Tags: republican | minority

How the Republican Party Can Fight Back

By    |   Tuesday, 11 November 2008 03:00 PM

I have some advice for the Republican members of the incoming 111th Congress who are going to discover what it's like to be inmates in political gulag presided over by a swollen and cocksure House Democratic majority.

And I know what I'm talking about because I was there in the line of fire the last time the GOP was ground under the heels of a dominant Democratic majority. And it ain't a pretty prospect if you are a member of a tiny minority.

As of today, there will be just 175 Republicans and 255 Democrats in the House, and 40 Republicans and 54 Democrats in the Senate with several seats yet to be decided.

In 1961 in the 87th Congress, there were a mere 174 Republicans in a House with 263 Democrats, and just 37 Republicans in a Senate run by 63 Democrats.

In other words, 2009 looks a lot like 1961 when it comes to the balance of power on Capitol Hill. And with a Democratic president downtown, a lesson in history is in order if Republicans are going to count for anything in the next four years.

In 1961, I was a member of the incoming three-person staff of the House Republican Policy Committee and a functionary and spokesman for the House Republican leadership under Minority Leader Charlie Halleck and Policy Committee Chairman John Burns and his colleague John Rhodes.

In the eyes of the Democratic leadership under Sam Rayburn, Republicans were to be barely tolerated. They viewed bipartisanship as meaning only that Republicans were, with reluctance, allowed to use the men's rooms and ride the elevators and not much else. We were the untouchables, poorly staffed and underfinanced.

If we were to have any effect whatsoever on legislation, we had to be fast on our feet. And under the inspired guidance of Charlie Halleck, who was one of the shrewdest parliamentarians around, we scored some impressive victories in holding back a flood-tide of liberal legislative initiatives, despite our small numbers.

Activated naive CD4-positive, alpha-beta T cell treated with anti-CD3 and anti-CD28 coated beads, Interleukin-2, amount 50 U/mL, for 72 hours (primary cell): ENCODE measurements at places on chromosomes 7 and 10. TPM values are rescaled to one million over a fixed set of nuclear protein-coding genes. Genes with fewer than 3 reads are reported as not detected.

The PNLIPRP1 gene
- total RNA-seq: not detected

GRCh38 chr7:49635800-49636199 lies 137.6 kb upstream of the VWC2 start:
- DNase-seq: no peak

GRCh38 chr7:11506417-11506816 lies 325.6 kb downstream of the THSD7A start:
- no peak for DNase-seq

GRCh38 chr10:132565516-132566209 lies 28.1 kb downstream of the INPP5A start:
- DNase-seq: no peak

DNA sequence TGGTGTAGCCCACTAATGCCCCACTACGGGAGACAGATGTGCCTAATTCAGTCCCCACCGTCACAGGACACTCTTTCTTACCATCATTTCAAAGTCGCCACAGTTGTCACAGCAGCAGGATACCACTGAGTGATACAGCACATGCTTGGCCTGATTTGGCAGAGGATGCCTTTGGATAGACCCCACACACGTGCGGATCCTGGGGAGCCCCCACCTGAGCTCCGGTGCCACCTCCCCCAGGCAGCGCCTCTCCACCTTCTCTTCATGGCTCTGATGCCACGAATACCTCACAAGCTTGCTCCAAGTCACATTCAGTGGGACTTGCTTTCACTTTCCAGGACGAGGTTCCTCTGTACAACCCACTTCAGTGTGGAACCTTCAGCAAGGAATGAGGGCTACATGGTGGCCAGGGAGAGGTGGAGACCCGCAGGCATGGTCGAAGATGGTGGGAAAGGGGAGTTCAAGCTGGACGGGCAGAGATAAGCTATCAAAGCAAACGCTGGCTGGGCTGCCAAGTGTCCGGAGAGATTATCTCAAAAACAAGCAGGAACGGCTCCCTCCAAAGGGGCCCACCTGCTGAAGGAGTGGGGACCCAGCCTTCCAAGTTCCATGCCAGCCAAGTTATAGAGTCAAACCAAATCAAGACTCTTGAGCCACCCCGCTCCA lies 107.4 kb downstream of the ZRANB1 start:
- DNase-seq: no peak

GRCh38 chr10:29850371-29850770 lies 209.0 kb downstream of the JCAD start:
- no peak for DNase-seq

What we learned can provide solid guidance to the GOP House membership as they exist in what history shows will be the new Capitol Hill gulag. Democrats don’t change. What they were then, they’ll be now: tyrants.

  • Pick your targets. Oppose only those bills that most clearly violate traditional Republican principles or involve wasteful government spending. Have the Policy Committee issue a statement clearly outlining the GOP objections to the bill, and hold a post-policy committee meeting press conference weekly.

  • Use the Policy Committee staff to study key pending legislation and recommend party positions on key issues.

  • Keep a careful eye on the voting records of Democrats, especially those from marginal districts. Have the Republican Congressional Campaign Committee chairman rifle-shoot press releases and videos to the media in the incumbent's district when he or she cast votes for questionable legislation. Keep up a steady drumfire aimed at the incumbents.

  • In the Senate, use filibusters if available to thwart the worst measures, such as the so-called pro-abortion Freedom of Choice bill or the revival of the so-called Fairness Doctrine that would doom most conservative talk shows such as the Rush Limbaugh and Michael Reagan.